Time to get out there and get some gaming in. What kind of gaming? Doesn’t really matter, as long as you’re out there having fun. But if you’re really stuck for a game idea, perhaps these reviews can help.
Today we’ve got: Darwin’s Choice, Star Wars: Rebellion, Majesty: For the Realm, Time Barons, Herbalism, Feudum, Cabooses in the Corner, Seikatsu, and Guards of Atlantis.
theMCGuiRE review takes a look at Darwin’s Choice a brand new game currently on kickstarter from Treeceratops. In this title you get to build, mutate, and migrate new species through ever changing environments and climate events. The strongest and most adaptable will survive! Fun, lite, and engaging game of species survival. check it out on kickstarter now!
Learn to Play:
In this video I will teach you how to play including: Components,Setup, Assignment phase, Command phase, Refresh phase, and additional game mechanics. I will also give you my thoughts and opinions on the game, and would love to hear yours.
Board Game Quest:
Each player starts with an identical set of 8 locations in combinations that can vary from game to game. The locations each correspond to a character type, such as witches, millers, or nobility, and are activated whenever that character type is drafted by a player. Locations usually provide points to players based on the numbers and combinations of various characters. For instance, the Mill awards two points per miller a player has when it’s activated, while the Cottage awards two points per brewer, witch, and guard a player has in their layout. Some location powers provide points to any player with a particular character, and some have special abilities like attacking your opponents, protecting you from attack, or healing your wounded.
While Time Barons can play with 2-4 players, we’ll be looking the main, 2 player ruleset. During the game, each player draws from four shared technology decks and starts with a Homeland card in play.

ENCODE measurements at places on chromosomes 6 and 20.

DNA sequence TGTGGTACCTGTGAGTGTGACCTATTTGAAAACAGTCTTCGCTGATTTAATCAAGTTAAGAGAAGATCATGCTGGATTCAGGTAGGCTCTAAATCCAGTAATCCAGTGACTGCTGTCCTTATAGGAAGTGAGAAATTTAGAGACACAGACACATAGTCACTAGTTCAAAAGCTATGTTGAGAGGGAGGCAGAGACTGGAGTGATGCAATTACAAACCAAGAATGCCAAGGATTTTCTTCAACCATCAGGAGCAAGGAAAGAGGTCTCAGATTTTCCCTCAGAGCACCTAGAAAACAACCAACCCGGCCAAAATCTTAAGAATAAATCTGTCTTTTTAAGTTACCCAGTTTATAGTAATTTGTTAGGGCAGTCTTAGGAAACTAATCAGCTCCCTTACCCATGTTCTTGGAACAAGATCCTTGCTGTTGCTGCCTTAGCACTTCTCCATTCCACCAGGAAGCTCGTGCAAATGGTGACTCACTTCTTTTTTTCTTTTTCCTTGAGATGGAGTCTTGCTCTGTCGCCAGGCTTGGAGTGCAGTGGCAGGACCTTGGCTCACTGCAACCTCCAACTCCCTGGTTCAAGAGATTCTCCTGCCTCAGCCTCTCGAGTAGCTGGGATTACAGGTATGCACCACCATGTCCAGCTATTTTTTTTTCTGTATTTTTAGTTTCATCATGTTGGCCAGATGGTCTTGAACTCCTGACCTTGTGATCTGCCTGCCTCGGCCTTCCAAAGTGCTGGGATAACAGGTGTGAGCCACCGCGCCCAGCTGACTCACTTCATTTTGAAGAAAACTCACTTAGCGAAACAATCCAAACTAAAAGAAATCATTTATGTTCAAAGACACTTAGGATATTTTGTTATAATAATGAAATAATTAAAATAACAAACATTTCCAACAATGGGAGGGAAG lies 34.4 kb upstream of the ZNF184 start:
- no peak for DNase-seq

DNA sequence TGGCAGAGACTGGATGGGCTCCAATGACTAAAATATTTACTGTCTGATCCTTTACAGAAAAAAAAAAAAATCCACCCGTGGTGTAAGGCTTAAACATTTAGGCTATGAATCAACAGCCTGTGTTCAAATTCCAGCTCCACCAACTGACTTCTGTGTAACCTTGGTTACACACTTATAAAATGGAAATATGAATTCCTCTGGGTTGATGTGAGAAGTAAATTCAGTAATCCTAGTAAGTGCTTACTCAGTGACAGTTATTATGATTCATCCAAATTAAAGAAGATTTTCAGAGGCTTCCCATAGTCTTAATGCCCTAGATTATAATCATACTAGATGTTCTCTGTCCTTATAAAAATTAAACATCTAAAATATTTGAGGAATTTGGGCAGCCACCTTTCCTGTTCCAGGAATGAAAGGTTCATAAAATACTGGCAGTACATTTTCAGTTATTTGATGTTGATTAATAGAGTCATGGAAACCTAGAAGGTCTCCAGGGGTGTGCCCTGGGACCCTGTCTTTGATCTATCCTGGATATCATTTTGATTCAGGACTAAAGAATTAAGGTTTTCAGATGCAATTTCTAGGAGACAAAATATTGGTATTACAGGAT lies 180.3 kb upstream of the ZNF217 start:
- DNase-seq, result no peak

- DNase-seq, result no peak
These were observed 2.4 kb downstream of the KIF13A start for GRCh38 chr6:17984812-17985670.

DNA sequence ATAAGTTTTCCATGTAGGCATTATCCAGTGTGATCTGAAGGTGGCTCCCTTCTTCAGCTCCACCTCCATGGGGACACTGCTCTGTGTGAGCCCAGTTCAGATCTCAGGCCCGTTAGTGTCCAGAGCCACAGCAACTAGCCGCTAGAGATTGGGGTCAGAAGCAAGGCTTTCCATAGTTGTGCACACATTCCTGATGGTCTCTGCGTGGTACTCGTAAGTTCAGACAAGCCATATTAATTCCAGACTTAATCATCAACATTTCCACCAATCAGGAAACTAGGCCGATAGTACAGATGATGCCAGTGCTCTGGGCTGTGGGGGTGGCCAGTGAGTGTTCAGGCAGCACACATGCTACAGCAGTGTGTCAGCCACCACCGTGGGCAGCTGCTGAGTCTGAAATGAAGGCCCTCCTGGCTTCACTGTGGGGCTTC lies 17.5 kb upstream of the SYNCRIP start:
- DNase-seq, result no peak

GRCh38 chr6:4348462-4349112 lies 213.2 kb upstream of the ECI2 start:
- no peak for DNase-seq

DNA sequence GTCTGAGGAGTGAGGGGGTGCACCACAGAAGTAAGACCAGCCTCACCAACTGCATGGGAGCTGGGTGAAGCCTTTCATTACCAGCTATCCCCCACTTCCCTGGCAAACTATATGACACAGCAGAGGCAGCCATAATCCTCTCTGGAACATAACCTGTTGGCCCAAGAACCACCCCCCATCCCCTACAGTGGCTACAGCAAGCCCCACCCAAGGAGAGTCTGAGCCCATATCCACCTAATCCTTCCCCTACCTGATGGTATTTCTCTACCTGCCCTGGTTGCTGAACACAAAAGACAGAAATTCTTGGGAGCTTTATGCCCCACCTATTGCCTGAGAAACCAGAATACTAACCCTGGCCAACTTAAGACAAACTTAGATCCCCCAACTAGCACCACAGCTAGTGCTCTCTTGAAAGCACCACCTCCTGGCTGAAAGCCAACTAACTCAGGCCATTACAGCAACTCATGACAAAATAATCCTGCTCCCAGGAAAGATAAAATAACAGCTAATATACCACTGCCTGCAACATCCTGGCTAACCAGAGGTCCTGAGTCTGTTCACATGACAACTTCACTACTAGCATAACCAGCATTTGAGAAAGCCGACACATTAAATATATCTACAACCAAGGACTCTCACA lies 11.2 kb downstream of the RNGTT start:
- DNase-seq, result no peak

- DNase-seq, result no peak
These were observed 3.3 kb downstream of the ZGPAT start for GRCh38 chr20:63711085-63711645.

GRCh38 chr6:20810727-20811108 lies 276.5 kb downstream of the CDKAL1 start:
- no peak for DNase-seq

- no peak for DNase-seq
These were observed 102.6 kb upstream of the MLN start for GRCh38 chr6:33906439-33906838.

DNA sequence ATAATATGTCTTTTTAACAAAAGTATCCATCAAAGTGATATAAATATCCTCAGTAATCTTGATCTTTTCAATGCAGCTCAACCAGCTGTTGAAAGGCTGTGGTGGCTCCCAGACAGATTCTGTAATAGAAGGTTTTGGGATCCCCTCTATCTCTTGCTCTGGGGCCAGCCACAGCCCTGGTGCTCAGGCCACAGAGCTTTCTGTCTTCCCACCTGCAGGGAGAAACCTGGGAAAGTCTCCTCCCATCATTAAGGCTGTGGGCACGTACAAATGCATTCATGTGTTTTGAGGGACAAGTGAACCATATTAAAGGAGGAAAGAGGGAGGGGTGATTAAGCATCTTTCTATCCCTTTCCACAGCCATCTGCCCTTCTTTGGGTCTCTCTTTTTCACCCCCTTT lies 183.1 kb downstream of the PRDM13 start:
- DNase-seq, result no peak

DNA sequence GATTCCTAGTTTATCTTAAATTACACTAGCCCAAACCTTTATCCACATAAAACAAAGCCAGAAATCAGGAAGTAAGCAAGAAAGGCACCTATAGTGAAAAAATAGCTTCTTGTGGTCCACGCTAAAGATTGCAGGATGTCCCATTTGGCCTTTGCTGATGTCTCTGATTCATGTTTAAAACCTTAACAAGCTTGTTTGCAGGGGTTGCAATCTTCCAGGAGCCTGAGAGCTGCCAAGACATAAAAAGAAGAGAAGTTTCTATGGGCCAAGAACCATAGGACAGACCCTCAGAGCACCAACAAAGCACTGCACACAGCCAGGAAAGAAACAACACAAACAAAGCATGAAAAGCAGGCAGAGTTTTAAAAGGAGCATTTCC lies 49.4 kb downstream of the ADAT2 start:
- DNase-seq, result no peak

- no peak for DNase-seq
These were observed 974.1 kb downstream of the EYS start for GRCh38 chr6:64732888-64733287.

Herbalism – the study of botany and use of plants for medicinal purposes. In Herbalism, you are an amateur herbalist, hoping to find the combination of herbs that will cure the terrible plague that has befallen your country. The first in a series of games Deep Water Games is distributing for EmporerS4, Herbalism incorporates Chinese medicine and lore into a beautiful little deduction game.
Herbalism is a deduction game for 3-4 that takes about 15-20 mins to player. It plays best with four players.
Board game complexity comes in a lot of flavors. There are complex rules that are just hard to understand. There are complex scoring systems that make it difficult to understand what you are trying to actually accomplish. And then there is the complexity in Feudum, which has a lot of individually simple rules, but the sum of its parts and the lack of direction make actually playing the game difficult.
So the question is if Feudum is the type of game that is worth your investment in time and brain power?
Feudum is an area control and action selection game for 2-5 players. It plays in about 2-3 hours.
Gamers on this light end of the spectrum should take a look at Cabooses in the Corner, independently published through The Game Crafter. It’s a light train themed card game for 2-6 players. With a playtime that maxes out at 30 minutes (if it’s longer, there’s something wrong), it fits neatly as both a filler and multi-game beer and pretzels evening offering.
Seikatsu was one of several 2017 abstract releases to utilize the “line of sight” mechanism. In order to score in these games, you have to place your pieces so that they can be seen (or give the best view of something) from a certain perspective. In Photosynthesis, you need your trees to be seen by the sun. In Topiary, you need to place your meeples so that they have the best view of the topiaries. Unlike these others, Seikatsu uses two types/phases of scoring, meaning your actions have both short and long term consequences. Is this enough to set it apart from the others? Let’s see.
There are times where you make a fabulous choice and can’t help but wonder how lucky you got. Sadly, sometimes there are decisions in life that come back to haunt you. Given that I’m writing a board game review and I’ve (somehow) got a reputation for being “a bit miserable”, I’ll let you figure out which way this particular decision went for me.
I’m not sure if Steve does this deliberately, but I always end up reviewing the video game conversions here in Polyhedron Collider Towers. I’m not complaining, I love both cardboard and pixel gaming, but being the paranoid type I’m convinced it’s all a conspiracy on his part, that Welsh diabolic maniac. “What is all this bleating about?” you may be wondering. Well it’s fluff around Guards of Atlantis, a tabletop MOBA (Multiplayer Online Battle Arena) from Wolff Designa. Having played a couple of MOBAs in my time (Demigod was my favourite, although I won’t claim to be any good at it) I’m familiar with the concept. Transferring the idea to tabletop was an interesting move so I was curious to see how it pans out and thus we arrive at my aforementioned decision.